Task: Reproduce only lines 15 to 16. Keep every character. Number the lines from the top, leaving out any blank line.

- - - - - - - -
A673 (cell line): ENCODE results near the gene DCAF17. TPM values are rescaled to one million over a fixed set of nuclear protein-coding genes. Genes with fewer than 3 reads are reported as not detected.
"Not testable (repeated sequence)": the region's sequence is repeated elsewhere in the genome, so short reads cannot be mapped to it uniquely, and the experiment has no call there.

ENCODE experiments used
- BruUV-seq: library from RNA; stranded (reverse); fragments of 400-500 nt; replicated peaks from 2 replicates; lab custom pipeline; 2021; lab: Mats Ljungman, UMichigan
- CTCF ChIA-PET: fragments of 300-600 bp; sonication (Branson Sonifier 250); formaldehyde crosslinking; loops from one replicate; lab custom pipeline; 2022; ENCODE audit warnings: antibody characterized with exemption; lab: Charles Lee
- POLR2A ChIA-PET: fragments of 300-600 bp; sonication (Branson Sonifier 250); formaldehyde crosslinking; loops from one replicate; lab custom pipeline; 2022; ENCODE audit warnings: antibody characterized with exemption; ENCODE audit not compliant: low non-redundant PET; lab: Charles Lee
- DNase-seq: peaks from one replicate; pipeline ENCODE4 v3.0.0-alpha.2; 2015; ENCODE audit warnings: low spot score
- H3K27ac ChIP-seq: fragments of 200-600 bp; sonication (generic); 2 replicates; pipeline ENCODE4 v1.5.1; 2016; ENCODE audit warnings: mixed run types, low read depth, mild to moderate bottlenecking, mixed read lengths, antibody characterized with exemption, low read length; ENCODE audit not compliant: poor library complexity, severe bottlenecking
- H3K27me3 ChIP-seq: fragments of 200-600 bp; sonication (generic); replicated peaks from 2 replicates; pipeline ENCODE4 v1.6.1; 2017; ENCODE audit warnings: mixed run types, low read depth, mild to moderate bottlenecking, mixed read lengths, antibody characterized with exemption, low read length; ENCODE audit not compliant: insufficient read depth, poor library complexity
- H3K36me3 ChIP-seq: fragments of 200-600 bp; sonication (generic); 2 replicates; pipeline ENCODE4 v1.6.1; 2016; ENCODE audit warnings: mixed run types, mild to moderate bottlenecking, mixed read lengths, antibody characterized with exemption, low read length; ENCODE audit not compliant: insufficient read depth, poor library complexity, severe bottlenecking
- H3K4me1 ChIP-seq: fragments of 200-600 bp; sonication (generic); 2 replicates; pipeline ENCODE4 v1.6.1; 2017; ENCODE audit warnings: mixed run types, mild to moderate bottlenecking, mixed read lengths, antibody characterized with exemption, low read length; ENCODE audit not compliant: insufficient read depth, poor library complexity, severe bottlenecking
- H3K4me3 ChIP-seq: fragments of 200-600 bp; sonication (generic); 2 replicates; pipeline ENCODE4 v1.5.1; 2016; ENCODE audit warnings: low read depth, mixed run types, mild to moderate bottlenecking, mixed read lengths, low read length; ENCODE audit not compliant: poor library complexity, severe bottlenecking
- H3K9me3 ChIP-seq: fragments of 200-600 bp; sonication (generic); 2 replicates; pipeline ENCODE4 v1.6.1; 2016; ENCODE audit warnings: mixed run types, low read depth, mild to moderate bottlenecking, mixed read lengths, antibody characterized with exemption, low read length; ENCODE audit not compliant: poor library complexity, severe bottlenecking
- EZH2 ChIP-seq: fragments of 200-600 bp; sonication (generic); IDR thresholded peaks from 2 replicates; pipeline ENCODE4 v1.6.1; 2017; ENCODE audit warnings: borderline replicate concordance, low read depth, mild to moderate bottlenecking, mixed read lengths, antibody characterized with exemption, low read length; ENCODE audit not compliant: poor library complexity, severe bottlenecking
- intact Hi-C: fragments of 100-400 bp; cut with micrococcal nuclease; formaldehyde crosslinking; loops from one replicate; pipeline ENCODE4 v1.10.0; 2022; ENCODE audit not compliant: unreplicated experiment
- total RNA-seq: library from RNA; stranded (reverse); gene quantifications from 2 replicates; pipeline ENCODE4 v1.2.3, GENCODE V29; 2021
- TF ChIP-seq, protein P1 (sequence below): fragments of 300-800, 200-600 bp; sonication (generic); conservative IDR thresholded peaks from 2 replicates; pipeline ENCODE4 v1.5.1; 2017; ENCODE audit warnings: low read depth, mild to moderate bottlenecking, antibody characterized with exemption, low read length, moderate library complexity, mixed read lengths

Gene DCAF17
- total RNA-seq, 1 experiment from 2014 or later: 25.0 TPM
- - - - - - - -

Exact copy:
- intact Hi-C: fragments of 100-400 bp; cut with micrococcal nuclease; formaldehyde crosslinking; loops from one replicate; pipeline ENCODE4 v1.10.0; 2022; ENCODE audit not compliant: unreplicated experiment
- total RNA-seq: library from RNA; stranded (reverse); gene quantifications from 2 replicates; pipeline ENCODE4 v1.2.3, GENCODE V29; 2021